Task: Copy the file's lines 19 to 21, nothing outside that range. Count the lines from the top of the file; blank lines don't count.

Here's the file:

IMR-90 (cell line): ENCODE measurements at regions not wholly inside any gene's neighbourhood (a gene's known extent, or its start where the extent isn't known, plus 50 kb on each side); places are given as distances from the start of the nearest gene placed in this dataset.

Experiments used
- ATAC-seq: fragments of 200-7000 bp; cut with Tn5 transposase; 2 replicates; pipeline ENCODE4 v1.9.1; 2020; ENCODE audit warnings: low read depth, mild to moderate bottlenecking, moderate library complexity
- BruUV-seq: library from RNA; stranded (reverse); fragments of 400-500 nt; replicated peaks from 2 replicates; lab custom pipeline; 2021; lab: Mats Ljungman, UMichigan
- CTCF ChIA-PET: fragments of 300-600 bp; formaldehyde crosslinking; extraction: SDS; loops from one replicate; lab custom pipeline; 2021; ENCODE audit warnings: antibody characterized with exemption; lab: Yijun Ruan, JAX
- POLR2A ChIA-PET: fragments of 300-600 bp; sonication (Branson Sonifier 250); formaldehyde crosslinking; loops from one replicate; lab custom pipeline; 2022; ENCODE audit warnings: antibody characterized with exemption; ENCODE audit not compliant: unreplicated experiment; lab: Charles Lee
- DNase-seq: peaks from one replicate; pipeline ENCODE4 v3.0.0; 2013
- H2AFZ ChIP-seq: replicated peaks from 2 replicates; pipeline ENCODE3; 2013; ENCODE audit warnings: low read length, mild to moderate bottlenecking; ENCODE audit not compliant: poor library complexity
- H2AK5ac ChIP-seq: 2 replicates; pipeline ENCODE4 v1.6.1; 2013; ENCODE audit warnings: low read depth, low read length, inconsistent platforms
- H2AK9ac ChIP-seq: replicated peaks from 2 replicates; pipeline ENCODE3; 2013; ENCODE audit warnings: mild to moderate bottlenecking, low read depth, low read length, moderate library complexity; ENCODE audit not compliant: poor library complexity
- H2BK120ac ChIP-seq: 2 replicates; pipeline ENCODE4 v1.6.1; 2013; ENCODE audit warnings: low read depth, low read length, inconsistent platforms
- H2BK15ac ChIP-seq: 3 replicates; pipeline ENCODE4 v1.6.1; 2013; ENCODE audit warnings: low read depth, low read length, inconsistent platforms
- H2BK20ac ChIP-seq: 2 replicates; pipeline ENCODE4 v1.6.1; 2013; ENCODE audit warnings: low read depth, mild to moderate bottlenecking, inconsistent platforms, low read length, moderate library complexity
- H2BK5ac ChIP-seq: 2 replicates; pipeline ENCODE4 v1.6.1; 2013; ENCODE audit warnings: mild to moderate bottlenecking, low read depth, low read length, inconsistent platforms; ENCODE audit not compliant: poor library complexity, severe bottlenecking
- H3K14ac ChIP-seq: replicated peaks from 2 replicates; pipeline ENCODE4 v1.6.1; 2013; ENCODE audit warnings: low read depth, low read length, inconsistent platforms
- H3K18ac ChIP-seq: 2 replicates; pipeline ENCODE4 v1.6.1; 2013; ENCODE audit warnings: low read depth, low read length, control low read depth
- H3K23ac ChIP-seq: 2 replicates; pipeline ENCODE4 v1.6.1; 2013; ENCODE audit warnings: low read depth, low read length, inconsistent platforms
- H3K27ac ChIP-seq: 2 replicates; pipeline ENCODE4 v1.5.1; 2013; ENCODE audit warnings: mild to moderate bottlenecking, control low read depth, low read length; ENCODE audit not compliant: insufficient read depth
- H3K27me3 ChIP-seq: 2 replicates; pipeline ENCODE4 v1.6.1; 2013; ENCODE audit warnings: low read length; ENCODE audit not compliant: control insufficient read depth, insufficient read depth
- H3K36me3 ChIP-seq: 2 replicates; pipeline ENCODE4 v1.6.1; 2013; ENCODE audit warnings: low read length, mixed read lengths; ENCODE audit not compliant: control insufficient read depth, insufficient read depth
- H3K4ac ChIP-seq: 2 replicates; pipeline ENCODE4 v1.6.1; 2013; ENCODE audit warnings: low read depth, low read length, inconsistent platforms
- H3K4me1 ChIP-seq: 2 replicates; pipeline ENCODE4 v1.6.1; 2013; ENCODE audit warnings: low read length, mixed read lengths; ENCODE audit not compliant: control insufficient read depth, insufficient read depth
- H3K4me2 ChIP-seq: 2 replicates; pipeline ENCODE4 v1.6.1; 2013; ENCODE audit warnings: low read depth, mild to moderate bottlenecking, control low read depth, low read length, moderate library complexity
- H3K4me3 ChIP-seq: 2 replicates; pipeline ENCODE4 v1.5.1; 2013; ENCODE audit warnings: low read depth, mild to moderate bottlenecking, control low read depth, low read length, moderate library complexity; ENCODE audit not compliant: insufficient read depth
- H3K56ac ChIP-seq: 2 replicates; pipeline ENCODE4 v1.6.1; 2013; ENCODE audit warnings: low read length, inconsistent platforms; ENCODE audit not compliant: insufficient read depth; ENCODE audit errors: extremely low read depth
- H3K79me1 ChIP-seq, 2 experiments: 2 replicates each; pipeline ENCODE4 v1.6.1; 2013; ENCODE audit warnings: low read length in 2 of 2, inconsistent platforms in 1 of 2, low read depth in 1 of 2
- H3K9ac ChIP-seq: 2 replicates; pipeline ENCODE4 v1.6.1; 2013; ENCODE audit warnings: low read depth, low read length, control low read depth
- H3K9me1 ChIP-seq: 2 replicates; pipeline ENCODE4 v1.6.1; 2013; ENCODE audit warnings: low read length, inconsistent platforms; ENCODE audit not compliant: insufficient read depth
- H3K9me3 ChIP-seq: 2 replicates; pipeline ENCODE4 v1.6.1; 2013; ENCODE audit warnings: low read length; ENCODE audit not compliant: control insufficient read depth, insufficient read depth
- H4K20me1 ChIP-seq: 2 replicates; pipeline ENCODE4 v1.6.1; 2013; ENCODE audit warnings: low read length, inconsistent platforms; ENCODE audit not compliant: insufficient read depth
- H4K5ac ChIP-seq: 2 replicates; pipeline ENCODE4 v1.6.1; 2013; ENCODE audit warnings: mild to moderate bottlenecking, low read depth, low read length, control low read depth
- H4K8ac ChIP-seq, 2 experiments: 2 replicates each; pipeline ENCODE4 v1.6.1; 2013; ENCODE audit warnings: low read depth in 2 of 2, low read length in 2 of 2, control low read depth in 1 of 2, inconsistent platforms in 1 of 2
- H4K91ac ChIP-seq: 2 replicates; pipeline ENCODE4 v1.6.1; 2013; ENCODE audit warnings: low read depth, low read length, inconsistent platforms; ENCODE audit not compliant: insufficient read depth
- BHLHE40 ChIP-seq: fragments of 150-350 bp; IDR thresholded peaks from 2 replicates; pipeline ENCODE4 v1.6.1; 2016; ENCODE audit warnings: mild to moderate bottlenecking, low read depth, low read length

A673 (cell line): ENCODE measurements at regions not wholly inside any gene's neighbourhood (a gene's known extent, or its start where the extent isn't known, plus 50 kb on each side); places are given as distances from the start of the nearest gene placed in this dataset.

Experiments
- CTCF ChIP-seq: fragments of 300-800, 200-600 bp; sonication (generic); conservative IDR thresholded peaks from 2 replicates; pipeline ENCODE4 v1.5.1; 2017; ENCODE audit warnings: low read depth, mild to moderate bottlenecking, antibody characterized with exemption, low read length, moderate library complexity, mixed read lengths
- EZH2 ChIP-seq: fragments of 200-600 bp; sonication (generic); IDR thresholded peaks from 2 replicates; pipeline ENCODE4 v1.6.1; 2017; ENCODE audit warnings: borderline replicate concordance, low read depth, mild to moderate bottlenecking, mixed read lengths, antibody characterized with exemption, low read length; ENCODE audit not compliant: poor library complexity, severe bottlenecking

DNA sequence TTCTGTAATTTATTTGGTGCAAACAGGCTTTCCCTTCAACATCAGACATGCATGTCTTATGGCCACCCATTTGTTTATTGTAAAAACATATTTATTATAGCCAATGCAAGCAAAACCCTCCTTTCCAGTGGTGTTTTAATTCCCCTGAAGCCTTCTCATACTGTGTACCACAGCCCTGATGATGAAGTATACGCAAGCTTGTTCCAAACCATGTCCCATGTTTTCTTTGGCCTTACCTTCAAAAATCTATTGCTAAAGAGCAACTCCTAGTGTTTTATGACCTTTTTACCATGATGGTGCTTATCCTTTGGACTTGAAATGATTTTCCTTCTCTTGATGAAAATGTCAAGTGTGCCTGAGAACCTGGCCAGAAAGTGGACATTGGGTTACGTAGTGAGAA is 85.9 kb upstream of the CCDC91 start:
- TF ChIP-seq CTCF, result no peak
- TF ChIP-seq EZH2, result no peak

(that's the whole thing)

- H3K27me3 ChIP-seq: 2 replicates; pipeline ENCODE4 v1.6.1; 2013; ENCODE audit warnings: low read length; ENCODE audit not compliant: control insufficient read depth, insufficient read depth
- H3K36me3 ChIP-seq: 2 replicates; pipeline ENCODE4 v1.6.1; 2013; ENCODE audit warnings: low read length, mixed read lengths; ENCODE audit not compliant: control insufficient read depth, insufficient read depth
- H3K4ac ChIP-seq: 2 replicates; pipeline ENCODE4 v1.6.1; 2013; ENCODE audit warnings: low read depth, low read length, inconsistent platforms